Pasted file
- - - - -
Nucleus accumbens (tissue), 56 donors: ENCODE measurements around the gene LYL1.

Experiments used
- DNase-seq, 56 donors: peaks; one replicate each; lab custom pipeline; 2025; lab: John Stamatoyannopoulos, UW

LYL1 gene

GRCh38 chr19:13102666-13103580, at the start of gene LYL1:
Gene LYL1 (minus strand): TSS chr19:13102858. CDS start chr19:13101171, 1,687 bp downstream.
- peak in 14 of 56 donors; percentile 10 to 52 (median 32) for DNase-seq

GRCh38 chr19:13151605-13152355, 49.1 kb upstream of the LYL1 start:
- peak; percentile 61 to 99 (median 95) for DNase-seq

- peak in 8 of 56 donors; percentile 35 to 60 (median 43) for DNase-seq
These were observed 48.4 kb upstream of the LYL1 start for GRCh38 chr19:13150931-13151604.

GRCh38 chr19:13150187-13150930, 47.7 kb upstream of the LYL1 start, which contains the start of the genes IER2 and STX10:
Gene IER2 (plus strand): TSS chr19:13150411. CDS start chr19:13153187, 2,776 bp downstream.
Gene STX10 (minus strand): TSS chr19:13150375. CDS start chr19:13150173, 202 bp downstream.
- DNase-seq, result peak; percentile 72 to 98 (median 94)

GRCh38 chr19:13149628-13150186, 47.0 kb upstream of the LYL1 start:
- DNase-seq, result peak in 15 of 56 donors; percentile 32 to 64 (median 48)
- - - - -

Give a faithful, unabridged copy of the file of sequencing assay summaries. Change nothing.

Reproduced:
Nucleus accumbens (tissue), 56 donors: ENCODE measurements around the gene LYL1.

Experiments used
- DNase-seq, 56 donors: peaks; one replicate each; lab custom pipeline; 2025; lab: John Stamatoyannopoulos, UW

LYL1 gene

GRCh38 chr19:13102666-13103580, at the start of gene LYL1:
Gene LYL1 (minus strand): TSS chr19:13102858. CDS start chr19:13101171, 1,687 bp downstream.
- peak in 14 of 56 donors; percentile 10 to 52 (median 32) for DNase-seq

GRCh38 chr19:13151605-13152355, 49.1 kb upstream of the LYL1 start:
- peak; percentile 61 to 99 (median 95) for DNase-seq

- peak in 8 of 56 donors; percentile 35 to 60 (median 43) for DNase-seq
These were observed 48.4 kb upstream of the LYL1 start for GRCh38 chr19:13150931-13151604.

GRCh38 chr19:13150187-13150930, 47.7 kb upstream of the LYL1 start, which contains the start of the genes IER2 and STX10:
Gene IER2 (plus strand): TSS chr19:13150411. CDS start chr19:13153187, 2,776 bp downstream.
Gene STX10 (minus strand): TSS chr19:13150375. CDS start chr19:13150173, 202 bp downstream.
- DNase-seq, result peak; percentile 72 to 98 (median 94)

GRCh38 chr19:13149628-13150186, 47.0 kb upstream of the LYL1 start:
- DNase-seq, result peak in 15 of 56 donors; percentile 32 to 64 (median 48)